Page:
Saturday, June 28, 2008

Moving On

There is a Japanese proverb which Running Times Magz. and Scott Jurek made popular in running circles which translates "Stumble seven times, get up eight times". Long before the Japanese used it, Solomon said "They may trip seven times, but each time they will rise again" -Proverbs 24:16 (NLT) Either way the Proverb is appropriate to those who participate in the sport of long distance running, arguably more so when your surface of choice is trail. This spirit of "Perseverance over defeat" filled the air in Squaw Valley in the days following the cancellation of Western States.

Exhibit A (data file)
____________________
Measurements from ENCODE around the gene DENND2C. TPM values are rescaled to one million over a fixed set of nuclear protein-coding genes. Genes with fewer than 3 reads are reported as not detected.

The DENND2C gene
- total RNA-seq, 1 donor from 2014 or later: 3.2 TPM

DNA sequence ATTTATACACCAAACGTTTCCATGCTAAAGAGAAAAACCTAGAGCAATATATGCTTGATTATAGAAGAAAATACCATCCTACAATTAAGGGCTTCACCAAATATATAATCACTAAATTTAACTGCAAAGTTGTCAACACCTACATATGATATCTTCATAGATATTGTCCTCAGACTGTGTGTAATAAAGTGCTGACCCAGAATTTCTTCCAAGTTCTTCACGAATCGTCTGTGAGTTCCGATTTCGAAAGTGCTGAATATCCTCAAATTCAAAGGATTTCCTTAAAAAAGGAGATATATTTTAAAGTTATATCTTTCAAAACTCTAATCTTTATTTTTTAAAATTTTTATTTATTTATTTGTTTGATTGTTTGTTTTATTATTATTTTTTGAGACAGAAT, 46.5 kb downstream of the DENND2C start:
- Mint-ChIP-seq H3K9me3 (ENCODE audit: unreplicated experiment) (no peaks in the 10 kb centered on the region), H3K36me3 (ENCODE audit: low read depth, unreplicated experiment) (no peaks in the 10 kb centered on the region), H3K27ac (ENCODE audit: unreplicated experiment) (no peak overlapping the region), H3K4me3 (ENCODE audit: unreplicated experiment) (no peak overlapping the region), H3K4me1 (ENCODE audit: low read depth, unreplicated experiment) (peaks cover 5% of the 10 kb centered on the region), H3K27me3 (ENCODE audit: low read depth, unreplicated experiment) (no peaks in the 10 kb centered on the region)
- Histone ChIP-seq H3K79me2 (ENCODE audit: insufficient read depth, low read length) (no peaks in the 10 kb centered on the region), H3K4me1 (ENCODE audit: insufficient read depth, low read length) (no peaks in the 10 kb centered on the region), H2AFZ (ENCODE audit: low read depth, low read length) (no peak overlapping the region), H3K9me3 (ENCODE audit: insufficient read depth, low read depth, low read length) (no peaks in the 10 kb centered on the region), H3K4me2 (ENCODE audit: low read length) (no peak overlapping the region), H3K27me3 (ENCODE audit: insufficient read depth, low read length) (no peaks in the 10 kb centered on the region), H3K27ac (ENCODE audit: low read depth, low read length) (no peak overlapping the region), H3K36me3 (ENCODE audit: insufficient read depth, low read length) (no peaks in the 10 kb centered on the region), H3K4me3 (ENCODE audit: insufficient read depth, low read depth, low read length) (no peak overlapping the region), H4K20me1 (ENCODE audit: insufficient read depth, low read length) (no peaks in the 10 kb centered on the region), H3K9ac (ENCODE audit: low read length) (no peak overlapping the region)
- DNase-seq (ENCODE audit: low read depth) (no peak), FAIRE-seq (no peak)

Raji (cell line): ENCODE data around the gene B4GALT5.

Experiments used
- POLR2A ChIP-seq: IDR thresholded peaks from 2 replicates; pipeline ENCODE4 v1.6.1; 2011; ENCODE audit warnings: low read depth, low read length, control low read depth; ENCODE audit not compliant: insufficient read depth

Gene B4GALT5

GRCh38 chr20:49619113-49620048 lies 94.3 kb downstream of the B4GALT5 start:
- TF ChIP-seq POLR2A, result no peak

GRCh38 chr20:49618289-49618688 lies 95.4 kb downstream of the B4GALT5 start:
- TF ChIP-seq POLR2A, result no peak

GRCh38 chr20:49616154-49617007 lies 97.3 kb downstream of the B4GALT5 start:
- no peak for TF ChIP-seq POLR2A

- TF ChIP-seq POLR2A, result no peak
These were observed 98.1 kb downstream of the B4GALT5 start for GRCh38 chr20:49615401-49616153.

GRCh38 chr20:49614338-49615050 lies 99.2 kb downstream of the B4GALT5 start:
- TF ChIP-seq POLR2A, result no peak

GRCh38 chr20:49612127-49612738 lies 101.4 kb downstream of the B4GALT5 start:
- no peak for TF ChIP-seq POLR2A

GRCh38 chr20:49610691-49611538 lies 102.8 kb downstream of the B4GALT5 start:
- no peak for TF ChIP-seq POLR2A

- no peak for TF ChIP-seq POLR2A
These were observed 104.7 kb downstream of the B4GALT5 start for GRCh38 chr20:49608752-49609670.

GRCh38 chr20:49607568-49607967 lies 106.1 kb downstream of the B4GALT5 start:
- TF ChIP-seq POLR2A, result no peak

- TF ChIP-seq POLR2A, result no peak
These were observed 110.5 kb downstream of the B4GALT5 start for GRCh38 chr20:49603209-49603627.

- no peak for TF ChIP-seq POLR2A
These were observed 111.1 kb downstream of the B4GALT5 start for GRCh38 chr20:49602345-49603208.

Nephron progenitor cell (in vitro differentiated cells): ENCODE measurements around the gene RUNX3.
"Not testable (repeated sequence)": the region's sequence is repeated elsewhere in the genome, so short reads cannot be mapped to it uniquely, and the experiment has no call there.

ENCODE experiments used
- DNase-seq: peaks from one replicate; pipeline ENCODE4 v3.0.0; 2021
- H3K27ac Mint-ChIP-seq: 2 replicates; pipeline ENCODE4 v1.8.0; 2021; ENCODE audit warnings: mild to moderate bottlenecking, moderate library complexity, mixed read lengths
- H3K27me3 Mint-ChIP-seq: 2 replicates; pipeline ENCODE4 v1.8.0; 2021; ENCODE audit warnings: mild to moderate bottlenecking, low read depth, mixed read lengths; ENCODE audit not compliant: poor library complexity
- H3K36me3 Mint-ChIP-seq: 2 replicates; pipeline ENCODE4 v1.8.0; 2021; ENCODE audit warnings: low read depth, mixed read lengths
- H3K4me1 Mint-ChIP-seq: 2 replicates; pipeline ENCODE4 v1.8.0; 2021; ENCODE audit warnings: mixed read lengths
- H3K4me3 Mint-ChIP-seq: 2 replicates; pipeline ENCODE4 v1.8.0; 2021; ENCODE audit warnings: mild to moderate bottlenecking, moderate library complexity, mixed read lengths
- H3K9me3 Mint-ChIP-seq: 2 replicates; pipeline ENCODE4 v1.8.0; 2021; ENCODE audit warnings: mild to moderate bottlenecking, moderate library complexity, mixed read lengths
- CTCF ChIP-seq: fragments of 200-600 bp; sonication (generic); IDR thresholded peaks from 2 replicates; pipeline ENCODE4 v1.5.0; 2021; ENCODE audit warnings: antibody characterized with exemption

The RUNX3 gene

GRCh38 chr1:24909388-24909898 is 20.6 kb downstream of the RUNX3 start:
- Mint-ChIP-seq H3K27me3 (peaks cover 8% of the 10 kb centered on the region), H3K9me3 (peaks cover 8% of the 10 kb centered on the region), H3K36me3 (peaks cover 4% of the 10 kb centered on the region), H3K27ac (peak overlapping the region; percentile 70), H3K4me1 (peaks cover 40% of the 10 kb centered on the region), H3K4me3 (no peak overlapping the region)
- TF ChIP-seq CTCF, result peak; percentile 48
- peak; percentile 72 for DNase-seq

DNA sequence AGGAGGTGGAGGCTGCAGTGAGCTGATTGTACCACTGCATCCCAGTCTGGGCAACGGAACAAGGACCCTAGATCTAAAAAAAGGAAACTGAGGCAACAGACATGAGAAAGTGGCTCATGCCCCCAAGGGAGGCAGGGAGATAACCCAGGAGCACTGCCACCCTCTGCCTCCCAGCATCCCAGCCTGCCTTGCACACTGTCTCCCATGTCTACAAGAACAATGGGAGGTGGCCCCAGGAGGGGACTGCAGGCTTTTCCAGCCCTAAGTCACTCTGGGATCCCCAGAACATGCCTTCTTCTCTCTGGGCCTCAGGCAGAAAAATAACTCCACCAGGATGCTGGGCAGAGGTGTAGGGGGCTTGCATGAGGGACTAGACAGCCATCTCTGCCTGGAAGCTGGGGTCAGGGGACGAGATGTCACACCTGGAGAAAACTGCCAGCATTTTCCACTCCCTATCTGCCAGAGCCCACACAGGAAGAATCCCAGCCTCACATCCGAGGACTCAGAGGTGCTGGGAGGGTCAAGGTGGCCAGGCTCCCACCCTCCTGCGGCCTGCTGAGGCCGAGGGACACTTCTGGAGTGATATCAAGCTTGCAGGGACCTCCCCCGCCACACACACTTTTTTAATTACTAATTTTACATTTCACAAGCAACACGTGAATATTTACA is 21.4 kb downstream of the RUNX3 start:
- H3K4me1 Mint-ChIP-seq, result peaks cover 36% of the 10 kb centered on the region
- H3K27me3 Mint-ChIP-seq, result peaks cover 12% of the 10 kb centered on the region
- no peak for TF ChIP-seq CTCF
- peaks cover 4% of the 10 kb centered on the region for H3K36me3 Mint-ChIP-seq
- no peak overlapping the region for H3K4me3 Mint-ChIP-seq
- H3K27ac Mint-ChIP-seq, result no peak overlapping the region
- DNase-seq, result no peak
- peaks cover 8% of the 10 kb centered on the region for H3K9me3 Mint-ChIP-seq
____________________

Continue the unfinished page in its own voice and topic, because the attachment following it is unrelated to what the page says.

With the wind shifting to the south, the air in Squaw Valley improved considerably Friday morning giving us all a chance to get out a run a bit this along with the announcement that we would all receive automatic entries into next years race, lifted peoples spirits and began to get people to think about moving on from the very somber place many of us were on Thursday. For me Friday marked the official beginning of training for Vermont although at this time the whole idea of the Grand Slam was still very much up in the air. Rick, Gabe and I decided to head up the 2,600 vertical feet to Emigrant Pass (this we decided is a cruel way to start a race) and and continue on before turning around at about 7.5 mile mark and heading back. The rest of the day was filled with rare one on one time with Karen (something we just don't get enough of) concluding with a dinner the Western State folks put together in about 36 hours. This time was filled with stories about where you were when you heard the race was canceled and how you would explain to your spouse you spent all that money to get here and all you have to show for it is one expensive T-Shirt. Everyone said they would be back for next year and how this experience would make that much sweeter to get across the finish line. Updates on the fires that were engulfing Northern California indicated that two fires had actually moved onto the Western States Trail and that 100 miles down the road in Auburn the air quality had gotten so bad you could hardly see across the street. If there was still any doubt in anyones mind whether the WSER board had made the right call this pretty well ended it.

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